Step 2: Navigate to Admin

This can be found on the bottom left corner of the sidebar

Admin in Google Analytics

Step 3: Select Product Links→  Search Console Links

 Search Console links in Google Analytics

Step 4: Type in the name of the account you want to connect to in the search bar and click Link

how to add Search Console in GA

Step 5: Tick the box for the property you want to add, click on Confirm

Search Console links

Step 6: Select the web data stream associated with your site:

Create link with Search Console

Step 7: Click Next

Webstream set up

Step 8: Submit your updated settings! All done!

NOTE: If you don’t already have a Google Search Console and Google Analytics account, setting them up should only take a few minutes of your time!

Just make sure that you have a Google account and a valid domain before you begin, as these are required.

Find out more: How to Create a Google Analytics Account  

Managing Access Requests to Google Search Console and Google Analytics

The constant back-and-forth that comes with access requests is a painful part of onboarding with a digital marketing agency.

What if we told you that quick, stress-free access is indeed possible?

This is why we created Leadsie.

With our magic link, getting access to either tool can be done in just a few clicks!🤩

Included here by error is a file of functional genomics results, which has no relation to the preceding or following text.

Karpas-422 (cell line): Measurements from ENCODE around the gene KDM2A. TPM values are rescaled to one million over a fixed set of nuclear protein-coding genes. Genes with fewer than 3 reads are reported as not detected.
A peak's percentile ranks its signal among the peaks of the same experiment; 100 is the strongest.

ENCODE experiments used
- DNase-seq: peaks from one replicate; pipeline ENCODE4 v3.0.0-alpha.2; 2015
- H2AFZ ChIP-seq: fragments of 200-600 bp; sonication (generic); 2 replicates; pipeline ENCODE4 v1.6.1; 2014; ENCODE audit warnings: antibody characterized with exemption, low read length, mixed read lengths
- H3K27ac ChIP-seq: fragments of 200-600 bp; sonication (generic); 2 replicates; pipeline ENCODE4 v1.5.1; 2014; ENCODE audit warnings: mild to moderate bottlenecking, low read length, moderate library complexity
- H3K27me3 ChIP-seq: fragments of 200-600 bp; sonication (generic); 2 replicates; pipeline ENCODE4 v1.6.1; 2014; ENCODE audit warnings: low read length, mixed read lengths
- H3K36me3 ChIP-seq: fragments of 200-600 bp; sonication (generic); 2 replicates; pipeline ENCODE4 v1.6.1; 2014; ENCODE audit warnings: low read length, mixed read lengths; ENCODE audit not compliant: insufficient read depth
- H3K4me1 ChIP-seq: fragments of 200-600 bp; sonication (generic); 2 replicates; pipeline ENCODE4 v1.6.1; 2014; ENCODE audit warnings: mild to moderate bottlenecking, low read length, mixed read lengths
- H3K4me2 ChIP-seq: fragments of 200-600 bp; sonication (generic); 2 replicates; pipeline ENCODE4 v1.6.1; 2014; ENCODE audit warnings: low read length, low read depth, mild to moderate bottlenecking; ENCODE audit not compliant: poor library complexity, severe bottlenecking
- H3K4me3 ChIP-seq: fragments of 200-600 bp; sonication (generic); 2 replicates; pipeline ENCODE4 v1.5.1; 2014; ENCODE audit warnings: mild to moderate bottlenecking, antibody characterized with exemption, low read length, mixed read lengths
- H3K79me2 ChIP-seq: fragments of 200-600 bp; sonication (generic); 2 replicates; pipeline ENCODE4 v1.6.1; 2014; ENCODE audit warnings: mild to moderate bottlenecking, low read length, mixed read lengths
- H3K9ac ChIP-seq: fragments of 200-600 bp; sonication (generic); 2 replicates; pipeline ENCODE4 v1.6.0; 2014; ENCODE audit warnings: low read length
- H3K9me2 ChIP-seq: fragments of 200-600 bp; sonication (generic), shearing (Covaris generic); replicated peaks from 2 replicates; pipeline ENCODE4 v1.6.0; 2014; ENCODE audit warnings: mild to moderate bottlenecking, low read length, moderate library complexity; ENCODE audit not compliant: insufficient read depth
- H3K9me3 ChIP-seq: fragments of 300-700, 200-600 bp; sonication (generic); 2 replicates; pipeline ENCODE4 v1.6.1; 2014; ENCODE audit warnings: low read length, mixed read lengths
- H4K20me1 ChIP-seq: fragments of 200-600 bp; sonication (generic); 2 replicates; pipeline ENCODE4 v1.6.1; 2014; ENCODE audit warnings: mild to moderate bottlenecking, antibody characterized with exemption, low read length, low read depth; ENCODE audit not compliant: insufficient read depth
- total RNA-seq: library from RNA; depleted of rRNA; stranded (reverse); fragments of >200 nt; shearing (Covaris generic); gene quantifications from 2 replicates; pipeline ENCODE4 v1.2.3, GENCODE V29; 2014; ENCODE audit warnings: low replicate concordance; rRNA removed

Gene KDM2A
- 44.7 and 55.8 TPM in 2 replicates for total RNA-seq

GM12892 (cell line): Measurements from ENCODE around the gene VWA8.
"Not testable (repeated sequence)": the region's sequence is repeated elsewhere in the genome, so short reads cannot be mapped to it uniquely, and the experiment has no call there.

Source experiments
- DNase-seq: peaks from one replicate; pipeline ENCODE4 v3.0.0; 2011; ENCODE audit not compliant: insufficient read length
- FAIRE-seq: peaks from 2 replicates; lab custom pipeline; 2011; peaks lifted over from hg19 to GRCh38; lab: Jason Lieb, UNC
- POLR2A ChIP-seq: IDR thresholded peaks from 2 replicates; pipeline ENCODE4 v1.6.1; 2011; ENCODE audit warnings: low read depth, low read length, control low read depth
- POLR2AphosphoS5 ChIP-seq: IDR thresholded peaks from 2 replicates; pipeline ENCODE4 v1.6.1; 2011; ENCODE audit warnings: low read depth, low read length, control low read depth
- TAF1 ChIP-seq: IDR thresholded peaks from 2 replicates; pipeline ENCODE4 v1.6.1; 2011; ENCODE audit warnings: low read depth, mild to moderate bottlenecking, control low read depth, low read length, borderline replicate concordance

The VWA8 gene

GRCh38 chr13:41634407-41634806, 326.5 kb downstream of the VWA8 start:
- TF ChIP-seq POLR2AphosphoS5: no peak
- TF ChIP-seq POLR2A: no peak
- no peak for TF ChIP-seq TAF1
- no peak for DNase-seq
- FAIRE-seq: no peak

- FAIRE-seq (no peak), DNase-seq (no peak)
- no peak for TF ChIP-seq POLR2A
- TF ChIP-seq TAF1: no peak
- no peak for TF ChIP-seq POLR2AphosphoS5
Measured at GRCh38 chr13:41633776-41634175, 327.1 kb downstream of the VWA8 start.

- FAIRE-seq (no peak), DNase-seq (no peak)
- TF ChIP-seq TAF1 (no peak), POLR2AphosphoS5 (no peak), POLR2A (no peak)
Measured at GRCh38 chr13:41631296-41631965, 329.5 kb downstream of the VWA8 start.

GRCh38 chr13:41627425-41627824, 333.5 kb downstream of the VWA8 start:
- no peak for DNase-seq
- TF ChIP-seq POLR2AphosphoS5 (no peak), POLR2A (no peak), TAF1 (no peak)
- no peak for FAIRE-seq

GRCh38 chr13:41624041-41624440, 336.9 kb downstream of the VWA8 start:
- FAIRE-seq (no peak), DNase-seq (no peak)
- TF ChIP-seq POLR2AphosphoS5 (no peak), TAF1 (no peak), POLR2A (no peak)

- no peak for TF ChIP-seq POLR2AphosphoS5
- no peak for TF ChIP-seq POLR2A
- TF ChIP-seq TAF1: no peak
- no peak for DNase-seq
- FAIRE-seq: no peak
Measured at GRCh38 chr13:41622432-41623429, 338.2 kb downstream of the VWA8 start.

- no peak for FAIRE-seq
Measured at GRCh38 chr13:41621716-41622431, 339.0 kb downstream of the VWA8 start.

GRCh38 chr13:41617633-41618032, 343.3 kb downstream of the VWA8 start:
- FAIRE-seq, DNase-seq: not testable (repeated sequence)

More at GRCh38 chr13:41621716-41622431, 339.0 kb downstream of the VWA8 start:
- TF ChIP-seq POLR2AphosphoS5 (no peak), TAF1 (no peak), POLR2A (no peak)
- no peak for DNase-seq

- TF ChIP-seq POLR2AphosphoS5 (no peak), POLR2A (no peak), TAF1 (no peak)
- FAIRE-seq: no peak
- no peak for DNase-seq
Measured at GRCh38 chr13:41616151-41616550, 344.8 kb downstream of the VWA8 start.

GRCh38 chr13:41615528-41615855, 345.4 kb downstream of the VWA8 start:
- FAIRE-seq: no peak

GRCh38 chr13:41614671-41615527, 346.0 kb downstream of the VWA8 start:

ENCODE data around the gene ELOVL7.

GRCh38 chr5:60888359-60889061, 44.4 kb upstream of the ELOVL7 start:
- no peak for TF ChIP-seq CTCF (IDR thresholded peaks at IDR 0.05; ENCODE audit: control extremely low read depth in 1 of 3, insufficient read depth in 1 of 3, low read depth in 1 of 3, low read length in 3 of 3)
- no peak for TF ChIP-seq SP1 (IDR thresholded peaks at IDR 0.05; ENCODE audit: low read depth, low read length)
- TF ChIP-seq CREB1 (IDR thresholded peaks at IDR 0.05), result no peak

Find out more: How to Give And Request Access to Google Analytics

The client doesn’t even need to navigate Google Analytics or Google Search Console directly!

Here’s how it works:

Google Search Console or Google Analytics? Why Not Both?

Google Search Console provides a gateway to the inner workings of Google’s search algorithms, making it a great tool for creating effective SEO strategies.

On the other hand, Google Analytics is the best tool on the market for understanding website traffic and user behavior.

So why not connect Google Search Console to one of the greatest analytics tools the internet has to provide?

Here at Leadsie, we love to create products that can save you the headache of onboarding!

Leadsie is the easiest way for agencies to get access to your marketing accounts and can easily be integrated with both platforms; making it the perfect tool to complement the benefits of Search Console and Analytics! 

Get started using Leadsie today with our 14-day FREE trial.

Just enter your email below! 👇🥳

Useful? Share the article below 🙌
Nina Lelidou

Nina is an SEO content writer who has a passion for helping SaaS businesses grow their organic traffic. She has produced web content in various niches, the most prominent being e-commerce, workflow automation, and marketing. When she’s not focused on making content that ranks, she loves to travel across the Mediterranean and come up with creative recipes to try out in the kitchen.